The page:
Myron Orfield

From Wikipedia, the free encyclopedia
Jump to: navigation, search

Myron Orfield (born July 27, 1961) is an American law professor at the University of Minnesota, director of its Institute on Metropolitan Opportunity,[1] and a former non-resident senior fellow at the Brookings Institution.[2] He has been called "the most influential social demographer in America's burgeoning regional movement."[3] Orfield teaches and writes in the fields of civil rights, state and local government, state and local finance, land use, questions of regional governance, and the legislative process. He is known for developing a classification scheme for U.S. suburbs (based on stage of development, social stress and fiscal capacity), documenting suburban racial change and resegregation, and for developing innovative regional land use, public finance, and governmental reforms.[4] He is a former member of the Minnesota Legislature, having served in both the state house (1991-2001) and senate (2001-2003)[5] and is the younger brother of Gary Orfield, a political scientist at UCLA.

Education[edit]

Orfield graduated summa cum laude from the University of Minnesota, was a graduate student at Princeton University, and has a J.D. from the University of Chicago, where he was a member of the University of Chicago Law Review. Following law school, he clerked for the United States Court of Appeals for the 8th Circuit and then returned to the University of Chicago Law School as a Research Associate and Bradley Fellow at the Center for Studies in Criminal Justice.

Political career[edit]

In 1990, Orfield was elected to the Minnesota House of Representatives, where he served five terms, and to the Minnesota Senate in 2000, where he served one term. There he was the architect of a series of important changes in land use, fair housing, and school and local government aid programs. Orfield was the co-author (with Tim Pawlenty) of the Metropolitan Reorganization Act of 1994,[6] which transformed the Twin Cities Metropolitan Council into the nation's most powerful regional government.[7] His first book, Metropolitics: A Regional Agenda for Community and Stability (Brookings 1997), a study of local government structure and demographics, relates to these efforts.[8]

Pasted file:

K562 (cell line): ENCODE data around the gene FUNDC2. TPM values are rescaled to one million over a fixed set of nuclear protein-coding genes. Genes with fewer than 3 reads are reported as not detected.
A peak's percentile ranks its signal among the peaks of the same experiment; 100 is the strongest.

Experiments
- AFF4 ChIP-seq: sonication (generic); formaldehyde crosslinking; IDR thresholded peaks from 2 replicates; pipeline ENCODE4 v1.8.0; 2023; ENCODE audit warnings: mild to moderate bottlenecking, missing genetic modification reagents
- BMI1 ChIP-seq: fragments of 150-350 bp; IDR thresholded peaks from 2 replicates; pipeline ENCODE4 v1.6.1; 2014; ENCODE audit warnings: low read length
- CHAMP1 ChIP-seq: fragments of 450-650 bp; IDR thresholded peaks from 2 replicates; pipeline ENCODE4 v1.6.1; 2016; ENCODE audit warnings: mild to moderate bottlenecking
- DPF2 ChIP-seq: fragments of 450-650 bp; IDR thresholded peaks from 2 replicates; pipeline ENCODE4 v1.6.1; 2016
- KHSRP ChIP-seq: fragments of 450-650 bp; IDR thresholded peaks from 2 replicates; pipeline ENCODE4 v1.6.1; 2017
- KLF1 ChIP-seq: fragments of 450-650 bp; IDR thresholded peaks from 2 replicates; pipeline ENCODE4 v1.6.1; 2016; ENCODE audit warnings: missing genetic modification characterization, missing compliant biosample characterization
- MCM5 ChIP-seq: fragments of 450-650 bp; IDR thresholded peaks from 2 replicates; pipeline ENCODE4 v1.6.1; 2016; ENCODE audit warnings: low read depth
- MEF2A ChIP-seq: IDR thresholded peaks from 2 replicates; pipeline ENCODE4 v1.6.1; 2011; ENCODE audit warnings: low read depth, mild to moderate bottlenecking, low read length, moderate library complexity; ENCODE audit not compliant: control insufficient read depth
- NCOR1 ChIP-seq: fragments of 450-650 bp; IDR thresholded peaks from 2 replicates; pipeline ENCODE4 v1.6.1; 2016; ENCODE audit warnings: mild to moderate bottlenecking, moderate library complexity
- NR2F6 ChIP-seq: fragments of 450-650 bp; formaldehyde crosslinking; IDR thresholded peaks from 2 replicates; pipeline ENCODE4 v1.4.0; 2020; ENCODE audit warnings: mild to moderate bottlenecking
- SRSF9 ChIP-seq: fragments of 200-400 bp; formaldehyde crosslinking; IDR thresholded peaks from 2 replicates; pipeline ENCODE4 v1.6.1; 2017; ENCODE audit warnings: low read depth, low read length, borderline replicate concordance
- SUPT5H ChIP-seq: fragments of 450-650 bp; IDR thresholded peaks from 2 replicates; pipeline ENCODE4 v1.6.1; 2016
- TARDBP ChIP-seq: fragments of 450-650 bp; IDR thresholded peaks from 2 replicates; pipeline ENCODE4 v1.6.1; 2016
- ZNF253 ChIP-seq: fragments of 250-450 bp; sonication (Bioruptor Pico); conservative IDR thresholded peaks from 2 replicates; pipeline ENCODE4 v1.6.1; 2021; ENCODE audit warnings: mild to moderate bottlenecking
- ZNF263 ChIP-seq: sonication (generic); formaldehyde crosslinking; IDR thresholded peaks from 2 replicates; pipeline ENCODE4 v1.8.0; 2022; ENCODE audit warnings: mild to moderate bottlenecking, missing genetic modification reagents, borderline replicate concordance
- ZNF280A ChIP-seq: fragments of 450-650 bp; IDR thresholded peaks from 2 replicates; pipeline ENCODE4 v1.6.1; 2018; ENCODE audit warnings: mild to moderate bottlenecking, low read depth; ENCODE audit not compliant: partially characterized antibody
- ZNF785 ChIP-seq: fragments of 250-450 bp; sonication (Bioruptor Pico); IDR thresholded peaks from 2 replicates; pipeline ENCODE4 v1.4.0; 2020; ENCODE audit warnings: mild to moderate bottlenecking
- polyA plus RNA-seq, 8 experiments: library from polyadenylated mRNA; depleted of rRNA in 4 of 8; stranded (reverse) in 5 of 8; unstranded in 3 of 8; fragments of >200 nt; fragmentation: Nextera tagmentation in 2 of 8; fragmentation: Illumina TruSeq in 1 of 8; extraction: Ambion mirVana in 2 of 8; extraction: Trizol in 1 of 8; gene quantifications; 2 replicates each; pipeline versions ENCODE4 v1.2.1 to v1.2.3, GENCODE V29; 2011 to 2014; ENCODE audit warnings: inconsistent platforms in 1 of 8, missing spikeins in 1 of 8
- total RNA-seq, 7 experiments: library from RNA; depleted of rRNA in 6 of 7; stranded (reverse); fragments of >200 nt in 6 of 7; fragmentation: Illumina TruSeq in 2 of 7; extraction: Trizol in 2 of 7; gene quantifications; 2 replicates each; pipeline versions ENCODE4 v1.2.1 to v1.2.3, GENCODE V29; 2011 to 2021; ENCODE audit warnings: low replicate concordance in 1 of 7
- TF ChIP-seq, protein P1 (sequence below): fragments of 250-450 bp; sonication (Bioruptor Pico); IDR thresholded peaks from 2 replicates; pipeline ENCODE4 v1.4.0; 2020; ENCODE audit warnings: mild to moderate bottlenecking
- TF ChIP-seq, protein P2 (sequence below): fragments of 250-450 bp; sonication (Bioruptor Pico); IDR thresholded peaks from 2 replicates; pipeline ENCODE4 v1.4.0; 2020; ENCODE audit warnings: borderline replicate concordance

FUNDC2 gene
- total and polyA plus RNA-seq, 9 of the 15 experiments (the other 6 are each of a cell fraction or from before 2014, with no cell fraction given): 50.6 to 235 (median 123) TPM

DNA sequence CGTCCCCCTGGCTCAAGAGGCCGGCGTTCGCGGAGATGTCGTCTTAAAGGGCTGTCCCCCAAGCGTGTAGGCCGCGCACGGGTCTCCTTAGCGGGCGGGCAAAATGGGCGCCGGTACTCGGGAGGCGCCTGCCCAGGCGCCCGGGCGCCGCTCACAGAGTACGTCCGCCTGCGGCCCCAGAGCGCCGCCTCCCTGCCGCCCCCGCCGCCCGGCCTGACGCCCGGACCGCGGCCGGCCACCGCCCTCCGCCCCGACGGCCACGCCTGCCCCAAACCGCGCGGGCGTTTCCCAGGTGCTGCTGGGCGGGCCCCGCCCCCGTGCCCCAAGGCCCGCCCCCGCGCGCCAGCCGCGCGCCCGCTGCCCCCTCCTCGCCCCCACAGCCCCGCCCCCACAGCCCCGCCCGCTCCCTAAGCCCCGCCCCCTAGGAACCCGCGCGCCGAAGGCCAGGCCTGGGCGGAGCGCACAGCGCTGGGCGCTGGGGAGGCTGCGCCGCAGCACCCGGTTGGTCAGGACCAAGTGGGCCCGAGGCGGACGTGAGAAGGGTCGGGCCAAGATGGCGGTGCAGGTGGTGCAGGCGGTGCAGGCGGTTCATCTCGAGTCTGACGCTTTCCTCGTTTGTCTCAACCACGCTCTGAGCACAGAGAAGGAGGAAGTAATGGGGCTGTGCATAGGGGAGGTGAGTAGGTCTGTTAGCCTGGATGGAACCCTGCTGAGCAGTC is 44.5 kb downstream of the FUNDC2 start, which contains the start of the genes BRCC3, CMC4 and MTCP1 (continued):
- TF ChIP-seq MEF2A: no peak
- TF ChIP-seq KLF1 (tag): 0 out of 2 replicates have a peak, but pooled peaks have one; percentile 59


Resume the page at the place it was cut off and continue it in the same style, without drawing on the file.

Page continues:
Scholarship[edit]

For over a decade, Orfield has been president of Ameregis, a national regional research firm undertaking studies involving the legal, demographic and land use profiles of various American metropolitan areas. His second book, American Metropolitics: The New Suburban Reality (Brookings 2002), is a compilation of his work involving the nation's 25 largest regions.[9] His most recent book, Region: Planning the Future of the Twin Cities (U of M Press, 2010), co-authored with Thomas Luce, director of research at the Institute on Race and Poverty, examines the successes and failures of the Twin Cities Metropolitan Council's regional planning and policy work and includes recommendations for responsible, environmentally sound urban and suburban planning.[10]

References[edit]

  1. ^ Orfield, Myron. "Minnesota Law School Faculty webpage". Retrieved 2012-03-29. 
  2. ^ Orfield, Myron. "Brookings Institution Experts webpage". Retrieved 2012-03-29. 
  3. ^ Peirce, Neal. "Suburbs New Anatomy: What 25 Regions Show". Stateline. Retrieved 2012-03-29. 
  4. ^ Wheeler, Stephen. "American Metropolitics: The New Suburban Reality". Berkeley Planning Journal. Retrieved 2012-03-29. 
  5. ^ "Minnesota Legislative Reference Librarywebsite". Retrieved 2012-03-29. 
  6. ^ Dornfeld, Steve. "House GOP Floats Plan to Restructure Regional Planning". MinnPost. Retrieved 2012-03-29. 
  7. ^ Ross, Catherine (2009). Megaregions: Planning for Global Competitiveness. Washington: Island Press. pp. 250–279. ISBN 978-1-59726-585-0. 
  8. ^ Orfield, Myron. "Metropolitics: A Regional Agenda for Community and Stability". Brookings Institution and Lincoln Institute for Land Policy. Retrieved 2012-03-29. 
  9. ^ Orfield, Myron. "American Metropolitics: The New Suburban Reality". Brookings Institution. Retrieved 2012-03-29. 
  10. ^ Orfield, Myron. "Region: Planning the Future of the Twin Cities". University of Minnesota Press. Retrieved 2012-03-29.